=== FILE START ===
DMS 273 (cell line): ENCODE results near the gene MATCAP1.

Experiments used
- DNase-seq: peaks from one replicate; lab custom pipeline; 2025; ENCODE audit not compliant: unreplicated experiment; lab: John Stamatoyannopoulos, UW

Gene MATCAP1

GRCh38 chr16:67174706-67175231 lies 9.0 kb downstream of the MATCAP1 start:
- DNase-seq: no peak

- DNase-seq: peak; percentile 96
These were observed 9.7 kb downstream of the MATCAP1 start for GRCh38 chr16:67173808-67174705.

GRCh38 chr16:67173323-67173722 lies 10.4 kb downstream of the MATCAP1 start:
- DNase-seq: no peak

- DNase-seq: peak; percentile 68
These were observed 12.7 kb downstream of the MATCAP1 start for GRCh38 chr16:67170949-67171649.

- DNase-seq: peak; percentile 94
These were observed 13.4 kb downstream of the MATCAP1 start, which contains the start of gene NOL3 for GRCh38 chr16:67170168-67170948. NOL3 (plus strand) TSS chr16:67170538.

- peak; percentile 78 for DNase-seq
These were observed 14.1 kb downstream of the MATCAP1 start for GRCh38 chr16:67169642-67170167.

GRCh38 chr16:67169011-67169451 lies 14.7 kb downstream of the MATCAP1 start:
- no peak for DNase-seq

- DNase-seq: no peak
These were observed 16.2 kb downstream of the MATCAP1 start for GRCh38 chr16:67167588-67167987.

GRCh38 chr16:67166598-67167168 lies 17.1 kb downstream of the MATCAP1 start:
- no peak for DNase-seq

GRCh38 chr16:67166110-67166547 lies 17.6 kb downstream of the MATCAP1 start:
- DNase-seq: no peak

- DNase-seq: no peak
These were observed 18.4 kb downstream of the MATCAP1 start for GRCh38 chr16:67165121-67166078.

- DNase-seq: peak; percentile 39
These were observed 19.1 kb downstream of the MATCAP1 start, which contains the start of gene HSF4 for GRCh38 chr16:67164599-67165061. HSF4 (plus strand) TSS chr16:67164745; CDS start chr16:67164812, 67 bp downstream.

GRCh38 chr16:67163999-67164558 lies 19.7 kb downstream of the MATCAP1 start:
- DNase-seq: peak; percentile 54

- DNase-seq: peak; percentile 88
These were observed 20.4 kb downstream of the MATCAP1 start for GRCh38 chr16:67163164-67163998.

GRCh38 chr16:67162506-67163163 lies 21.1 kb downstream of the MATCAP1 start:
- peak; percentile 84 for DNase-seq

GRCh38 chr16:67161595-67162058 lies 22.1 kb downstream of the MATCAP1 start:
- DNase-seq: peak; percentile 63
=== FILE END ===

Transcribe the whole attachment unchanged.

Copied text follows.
DMS 273 (cell line): ENCODE results near the gene MATCAP1.

Experiments used
- DNase-seq: peaks from one replicate; lab custom pipeline; 2025; ENCODE audit not compliant: unreplicated experiment; lab: John Stamatoyannopoulos, UW

Gene MATCAP1

GRCh38 chr16:67174706-67175231 lies 9.0 kb downstream of the MATCAP1 start:
- DNase-seq: no peak

- DNase-seq: peak; percentile 96
These were observed 9.7 kb downstream of the MATCAP1 start for GRCh38 chr16:67173808-67174705.

GRCh38 chr16:67173323-67173722 lies 10.4 kb downstream of the MATCAP1 start:
- DNase-seq: no peak

- DNase-seq: peak; percentile 68
These were observed 12.7 kb downstream of the MATCAP1 start for GRCh38 chr16:67170949-67171649.

- DNase-seq: peak; percentile 94
These were observed 13.4 kb downstream of the MATCAP1 start, which contains the start of gene NOL3 for GRCh38 chr16:67170168-67170948. NOL3 (plus strand) TSS chr16:67170538.

- peak; percentile 78 for DNase-seq
These were observed 14.1 kb downstream of the MATCAP1 start for GRCh38 chr16:67169642-67170167.

GRCh38 chr16:67169011-67169451 lies 14.7 kb downstream of the MATCAP1 start:
- no peak for DNase-seq

- DNase-seq: no peak
These were observed 16.2 kb downstream of the MATCAP1 start for GRCh38 chr16:67167588-67167987.

GRCh38 chr16:67166598-67167168 lies 17.1 kb downstream of the MATCAP1 start:
- no peak for DNase-seq

GRCh38 chr16:67166110-67166547 lies 17.6 kb downstream of the MATCAP1 start:
- DNase-seq: no peak

- DNase-seq: no peak
These were observed 18.4 kb downstream of the MATCAP1 start for GRCh38 chr16:67165121-67166078.

- DNase-seq: peak; percentile 39
These were observed 19.1 kb downstream of the MATCAP1 start, which contains the start of gene HSF4 for GRCh38 chr16:67164599-67165061. HSF4 (plus strand) TSS chr16:67164745; CDS start chr16:67164812, 67 bp downstream.

GRCh38 chr16:67163999-67164558 lies 19.7 kb downstream of the MATCAP1 start:
- DNase-seq: peak; percentile 54

- DNase-seq: peak; percentile 88
These were observed 20.4 kb downstream of the MATCAP1 start for GRCh38 chr16:67163164-67163998.

GRCh38 chr16:67162506-67163163 lies 21.1 kb downstream of the MATCAP1 start:
- peak; percentile 84 for DNase-seq

GRCh38 chr16:67161595-67162058 lies 22.1 kb downstream of the MATCAP1 start:
- DNase-seq: peak; percentile 63